I worked at a computer repair shop where technicians processed computers in the order that they came in, according to how long they predicted the repair will take. Every day they had a running list of computers that needed to be opened and tested. However, if there was an emergency where a customer needed their data right away, we could sometimes push their computer to the front of the line.

The technicians were using a priority queue in order to handle repairs, where computers with the highest priority were handled first.

Inspection of the inside of a Macbook.

When we want to process data efficiently in computer…

Files that allow other developers to use types for NPM packages without having to write their own

Photo by Jonatan Pie on Unsplash.

I’m currently working on a project using Express and React in order to practice my TypeScript and Jest chops. I’m using the NYC Benefits Screening API, and midway through writing types and interfaces for my API requests, I thought, “Wow, wouldn’t it be great if I could share my types with someone else who might want to use this API?”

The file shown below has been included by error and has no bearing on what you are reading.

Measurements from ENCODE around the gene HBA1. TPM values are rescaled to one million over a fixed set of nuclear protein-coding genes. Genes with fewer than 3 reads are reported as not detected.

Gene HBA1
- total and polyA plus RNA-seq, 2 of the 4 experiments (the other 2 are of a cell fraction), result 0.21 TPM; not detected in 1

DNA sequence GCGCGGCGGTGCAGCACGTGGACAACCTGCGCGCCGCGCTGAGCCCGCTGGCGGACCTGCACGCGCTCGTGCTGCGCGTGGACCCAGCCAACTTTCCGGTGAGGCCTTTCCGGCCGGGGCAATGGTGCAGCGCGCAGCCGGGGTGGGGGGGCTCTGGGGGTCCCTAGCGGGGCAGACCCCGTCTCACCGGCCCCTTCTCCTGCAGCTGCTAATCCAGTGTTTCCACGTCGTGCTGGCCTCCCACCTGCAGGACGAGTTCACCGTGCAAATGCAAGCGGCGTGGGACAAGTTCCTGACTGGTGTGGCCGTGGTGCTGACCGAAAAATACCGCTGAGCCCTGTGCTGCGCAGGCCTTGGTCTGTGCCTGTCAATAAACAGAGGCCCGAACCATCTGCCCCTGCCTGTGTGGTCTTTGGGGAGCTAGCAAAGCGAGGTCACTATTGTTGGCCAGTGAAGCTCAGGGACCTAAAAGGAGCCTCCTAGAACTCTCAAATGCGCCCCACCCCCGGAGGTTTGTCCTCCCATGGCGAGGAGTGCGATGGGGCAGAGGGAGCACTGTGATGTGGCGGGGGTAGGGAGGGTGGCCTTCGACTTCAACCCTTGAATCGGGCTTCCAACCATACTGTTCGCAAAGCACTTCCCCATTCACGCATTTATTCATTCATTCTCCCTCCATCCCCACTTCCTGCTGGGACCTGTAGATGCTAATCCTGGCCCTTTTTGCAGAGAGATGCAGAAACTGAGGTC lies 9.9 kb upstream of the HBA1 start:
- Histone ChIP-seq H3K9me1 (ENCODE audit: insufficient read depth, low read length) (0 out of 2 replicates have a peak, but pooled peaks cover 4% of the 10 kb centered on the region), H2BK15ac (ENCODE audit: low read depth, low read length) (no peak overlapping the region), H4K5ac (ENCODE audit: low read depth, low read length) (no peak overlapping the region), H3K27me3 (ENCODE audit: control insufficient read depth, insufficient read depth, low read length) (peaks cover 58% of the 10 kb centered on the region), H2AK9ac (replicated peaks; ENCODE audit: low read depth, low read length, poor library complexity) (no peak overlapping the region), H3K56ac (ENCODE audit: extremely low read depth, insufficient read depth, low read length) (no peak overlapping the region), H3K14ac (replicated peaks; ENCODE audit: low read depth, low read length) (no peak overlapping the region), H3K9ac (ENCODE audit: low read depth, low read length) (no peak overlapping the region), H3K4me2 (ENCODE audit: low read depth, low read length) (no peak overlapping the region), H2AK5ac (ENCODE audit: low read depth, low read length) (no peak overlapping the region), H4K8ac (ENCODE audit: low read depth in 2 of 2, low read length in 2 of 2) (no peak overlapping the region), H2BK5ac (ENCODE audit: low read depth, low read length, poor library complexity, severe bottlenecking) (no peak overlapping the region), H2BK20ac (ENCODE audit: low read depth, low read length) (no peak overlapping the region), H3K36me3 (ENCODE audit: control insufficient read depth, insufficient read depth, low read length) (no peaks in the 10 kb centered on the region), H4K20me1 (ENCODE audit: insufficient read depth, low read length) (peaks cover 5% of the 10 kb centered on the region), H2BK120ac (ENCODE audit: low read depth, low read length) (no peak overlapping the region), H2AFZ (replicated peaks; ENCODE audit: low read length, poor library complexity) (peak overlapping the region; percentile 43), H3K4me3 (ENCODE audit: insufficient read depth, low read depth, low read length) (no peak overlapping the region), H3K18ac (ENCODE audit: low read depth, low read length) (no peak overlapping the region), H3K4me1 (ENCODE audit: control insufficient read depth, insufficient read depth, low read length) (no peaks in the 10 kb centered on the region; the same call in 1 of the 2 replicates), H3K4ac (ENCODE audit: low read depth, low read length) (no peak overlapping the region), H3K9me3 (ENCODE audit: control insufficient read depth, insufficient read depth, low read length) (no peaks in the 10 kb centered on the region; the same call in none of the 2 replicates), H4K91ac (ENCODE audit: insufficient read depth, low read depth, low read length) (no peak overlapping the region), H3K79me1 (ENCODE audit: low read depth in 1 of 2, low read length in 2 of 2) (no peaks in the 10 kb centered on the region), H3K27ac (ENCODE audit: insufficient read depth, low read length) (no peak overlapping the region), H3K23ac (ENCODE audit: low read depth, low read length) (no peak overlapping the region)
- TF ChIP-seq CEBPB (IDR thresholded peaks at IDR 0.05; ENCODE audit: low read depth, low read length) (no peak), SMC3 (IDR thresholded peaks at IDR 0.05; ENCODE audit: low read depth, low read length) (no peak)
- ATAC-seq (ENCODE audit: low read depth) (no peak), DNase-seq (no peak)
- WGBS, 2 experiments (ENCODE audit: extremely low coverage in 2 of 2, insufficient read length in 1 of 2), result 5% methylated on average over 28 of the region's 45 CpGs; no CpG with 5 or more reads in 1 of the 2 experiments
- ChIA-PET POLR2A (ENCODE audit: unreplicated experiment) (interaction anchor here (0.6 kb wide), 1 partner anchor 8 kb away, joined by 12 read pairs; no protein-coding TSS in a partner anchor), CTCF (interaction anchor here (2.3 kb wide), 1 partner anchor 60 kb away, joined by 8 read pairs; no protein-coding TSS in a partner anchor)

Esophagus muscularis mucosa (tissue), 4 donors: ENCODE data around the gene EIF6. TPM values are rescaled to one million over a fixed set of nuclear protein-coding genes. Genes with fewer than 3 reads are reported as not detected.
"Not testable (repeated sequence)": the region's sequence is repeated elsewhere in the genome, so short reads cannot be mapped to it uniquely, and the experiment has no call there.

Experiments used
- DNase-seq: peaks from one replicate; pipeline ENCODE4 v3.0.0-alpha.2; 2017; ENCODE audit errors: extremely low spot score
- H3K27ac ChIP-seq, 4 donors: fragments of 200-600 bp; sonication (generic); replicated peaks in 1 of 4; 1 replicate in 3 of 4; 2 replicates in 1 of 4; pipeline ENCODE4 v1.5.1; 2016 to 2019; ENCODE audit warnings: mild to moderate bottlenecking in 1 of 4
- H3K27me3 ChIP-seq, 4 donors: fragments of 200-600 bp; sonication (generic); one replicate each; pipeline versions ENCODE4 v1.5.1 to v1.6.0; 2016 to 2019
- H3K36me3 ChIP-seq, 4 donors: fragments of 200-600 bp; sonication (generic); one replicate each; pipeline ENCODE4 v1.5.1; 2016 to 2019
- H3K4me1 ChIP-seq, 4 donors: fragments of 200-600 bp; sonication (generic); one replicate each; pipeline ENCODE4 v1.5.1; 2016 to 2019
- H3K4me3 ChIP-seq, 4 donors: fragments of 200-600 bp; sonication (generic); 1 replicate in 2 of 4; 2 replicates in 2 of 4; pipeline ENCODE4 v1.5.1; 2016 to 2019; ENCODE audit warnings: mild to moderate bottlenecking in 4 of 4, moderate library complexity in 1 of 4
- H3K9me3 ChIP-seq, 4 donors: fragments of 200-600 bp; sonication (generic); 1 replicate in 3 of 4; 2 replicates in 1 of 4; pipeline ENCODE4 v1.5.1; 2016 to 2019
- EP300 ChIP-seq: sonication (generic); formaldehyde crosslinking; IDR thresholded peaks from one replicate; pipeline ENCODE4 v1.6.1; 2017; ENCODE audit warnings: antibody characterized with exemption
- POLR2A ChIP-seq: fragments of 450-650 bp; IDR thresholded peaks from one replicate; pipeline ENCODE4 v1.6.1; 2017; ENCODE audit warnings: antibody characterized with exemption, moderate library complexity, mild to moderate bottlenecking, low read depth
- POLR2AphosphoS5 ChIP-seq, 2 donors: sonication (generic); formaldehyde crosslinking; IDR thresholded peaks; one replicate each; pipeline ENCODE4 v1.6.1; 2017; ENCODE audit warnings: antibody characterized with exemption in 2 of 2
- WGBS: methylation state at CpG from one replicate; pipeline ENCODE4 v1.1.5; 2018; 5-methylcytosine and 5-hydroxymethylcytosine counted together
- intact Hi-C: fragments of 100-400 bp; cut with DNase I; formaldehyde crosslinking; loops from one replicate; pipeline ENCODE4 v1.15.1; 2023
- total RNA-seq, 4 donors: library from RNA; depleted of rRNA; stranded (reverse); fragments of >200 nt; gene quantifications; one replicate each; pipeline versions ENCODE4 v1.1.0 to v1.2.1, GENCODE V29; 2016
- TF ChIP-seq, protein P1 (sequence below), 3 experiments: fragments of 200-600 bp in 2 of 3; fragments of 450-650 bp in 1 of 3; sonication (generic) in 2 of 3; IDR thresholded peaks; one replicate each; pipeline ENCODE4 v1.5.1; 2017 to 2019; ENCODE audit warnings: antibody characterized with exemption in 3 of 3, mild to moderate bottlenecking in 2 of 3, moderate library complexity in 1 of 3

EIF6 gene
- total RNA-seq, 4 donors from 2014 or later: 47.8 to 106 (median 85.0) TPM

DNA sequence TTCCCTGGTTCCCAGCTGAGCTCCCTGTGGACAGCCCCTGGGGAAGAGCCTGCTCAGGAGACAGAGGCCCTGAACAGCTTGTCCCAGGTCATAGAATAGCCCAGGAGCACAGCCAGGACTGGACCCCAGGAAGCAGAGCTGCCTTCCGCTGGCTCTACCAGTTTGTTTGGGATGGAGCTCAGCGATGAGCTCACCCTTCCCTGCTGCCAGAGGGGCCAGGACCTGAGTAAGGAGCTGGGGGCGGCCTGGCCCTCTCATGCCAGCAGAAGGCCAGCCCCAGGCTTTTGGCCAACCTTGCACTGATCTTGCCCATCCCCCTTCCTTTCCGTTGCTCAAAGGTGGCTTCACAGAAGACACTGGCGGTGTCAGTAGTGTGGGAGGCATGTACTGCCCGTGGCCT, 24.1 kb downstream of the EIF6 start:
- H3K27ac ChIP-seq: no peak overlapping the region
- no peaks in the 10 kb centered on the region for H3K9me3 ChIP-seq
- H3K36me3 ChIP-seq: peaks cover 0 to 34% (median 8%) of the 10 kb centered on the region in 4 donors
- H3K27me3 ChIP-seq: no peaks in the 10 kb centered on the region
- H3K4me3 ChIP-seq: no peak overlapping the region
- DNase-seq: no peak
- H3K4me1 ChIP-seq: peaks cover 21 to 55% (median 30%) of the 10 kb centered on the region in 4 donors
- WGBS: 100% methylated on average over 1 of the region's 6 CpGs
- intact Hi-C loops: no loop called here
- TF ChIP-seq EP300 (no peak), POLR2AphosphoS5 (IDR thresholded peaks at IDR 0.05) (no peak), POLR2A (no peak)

After some research, I learned that I should write a type declaration file and include it in a package on NPM. …

Source: XKCD

When I was younger, I used to have files and folders randomly strewn about on my desktop and external hard drives. As I reached high school where most of my work was done on a computer, I realized that it was really difficult to find anything on my laptop since the file organization was haywire.

It took a full weekend to completely re-organize all of my files — this was before USB 3.0 came out. Other than a few hectic times in college, my files and folders stayed pretty clean, and it helped when cloud storage started to take over.


An ancient tome of advertisements.

Before the advent of cellphones and the internet, we used these things called phone books. Most of you probably know what a phone book is, but just in case: a phone book is a directory where businesses pay to list their phone numbers, usually arranged by type of business, and then alphabetically within each section.